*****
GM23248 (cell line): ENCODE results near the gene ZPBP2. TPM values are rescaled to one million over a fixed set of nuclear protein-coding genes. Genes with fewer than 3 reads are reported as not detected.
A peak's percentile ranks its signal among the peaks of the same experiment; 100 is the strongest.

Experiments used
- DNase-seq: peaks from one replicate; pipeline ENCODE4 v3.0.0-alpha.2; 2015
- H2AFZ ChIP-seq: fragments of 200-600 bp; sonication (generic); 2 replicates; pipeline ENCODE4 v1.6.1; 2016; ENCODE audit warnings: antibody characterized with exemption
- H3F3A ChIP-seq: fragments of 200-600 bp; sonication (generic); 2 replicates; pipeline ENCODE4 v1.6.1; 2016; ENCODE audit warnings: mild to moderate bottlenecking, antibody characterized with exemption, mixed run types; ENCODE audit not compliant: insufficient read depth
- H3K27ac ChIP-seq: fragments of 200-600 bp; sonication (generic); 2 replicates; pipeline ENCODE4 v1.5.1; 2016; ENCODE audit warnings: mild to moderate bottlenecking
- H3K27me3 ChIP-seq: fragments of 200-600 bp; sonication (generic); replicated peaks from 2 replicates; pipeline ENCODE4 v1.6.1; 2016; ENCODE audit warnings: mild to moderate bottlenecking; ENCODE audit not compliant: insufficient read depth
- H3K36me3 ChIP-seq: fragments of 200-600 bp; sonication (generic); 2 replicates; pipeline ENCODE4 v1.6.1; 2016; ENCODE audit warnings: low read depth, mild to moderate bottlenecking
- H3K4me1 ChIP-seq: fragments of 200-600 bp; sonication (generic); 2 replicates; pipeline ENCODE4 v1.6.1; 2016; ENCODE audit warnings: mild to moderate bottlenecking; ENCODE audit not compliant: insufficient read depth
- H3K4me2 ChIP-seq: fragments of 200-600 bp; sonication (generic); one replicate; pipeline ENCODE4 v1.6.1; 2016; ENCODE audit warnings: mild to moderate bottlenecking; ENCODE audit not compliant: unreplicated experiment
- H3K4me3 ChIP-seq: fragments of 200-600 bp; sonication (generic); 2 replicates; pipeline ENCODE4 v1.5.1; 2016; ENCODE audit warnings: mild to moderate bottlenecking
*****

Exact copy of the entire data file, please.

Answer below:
GM23248 (cell line): ENCODE results near the gene ZPBP2. TPM values are rescaled to one million over a fixed set of nuclear protein-coding genes. Genes with fewer than 3 reads are reported as not detected.
A peak's percentile ranks its signal among the peaks of the same experiment; 100 is the strongest.

Experiments used
- DNase-seq: peaks from one replicate; pipeline ENCODE4 v3.0.0-alpha.2; 2015
- H2AFZ ChIP-seq: fragments of 200-600 bp; sonication (generic); 2 replicates; pipeline ENCODE4 v1.6.1; 2016; ENCODE audit warnings: antibody characterized with exemption
- H3F3A ChIP-seq: fragments of 200-600 bp; sonication (generic); 2 replicates; pipeline ENCODE4 v1.6.1; 2016; ENCODE audit warnings: mild to moderate bottlenecking, antibody characterized with exemption, mixed run types; ENCODE audit not compliant: insufficient read depth
- H3K27ac ChIP-seq: fragments of 200-600 bp; sonication (generic); 2 replicates; pipeline ENCODE4 v1.5.1; 2016; ENCODE audit warnings: mild to moderate bottlenecking
- H3K27me3 ChIP-seq: fragments of 200-600 bp; sonication (generic); replicated peaks from 2 replicates; pipeline ENCODE4 v1.6.1; 2016; ENCODE audit warnings: mild to moderate bottlenecking; ENCODE audit not compliant: insufficient read depth
- H3K36me3 ChIP-seq: fragments of 200-600 bp; sonication (generic); 2 replicates; pipeline ENCODE4 v1.6.1; 2016; ENCODE audit warnings: low read depth, mild to moderate bottlenecking
- H3K4me1 ChIP-seq: fragments of 200-600 bp; sonication (generic); 2 replicates; pipeline ENCODE4 v1.6.1; 2016; ENCODE audit warnings: mild to moderate bottlenecking; ENCODE audit not compliant: insufficient read depth
- H3K4me2 ChIP-seq: fragments of 200-600 bp; sonication (generic); one replicate; pipeline ENCODE4 v1.6.1; 2016; ENCODE audit warnings: mild to moderate bottlenecking; ENCODE audit not compliant: unreplicated experiment
- H3K4me3 ChIP-seq: fragments of 200-600 bp; sonication (generic); 2 replicates; pipeline ENCODE4 v1.5.1; 2016; ENCODE audit warnings: mild to moderate bottlenecking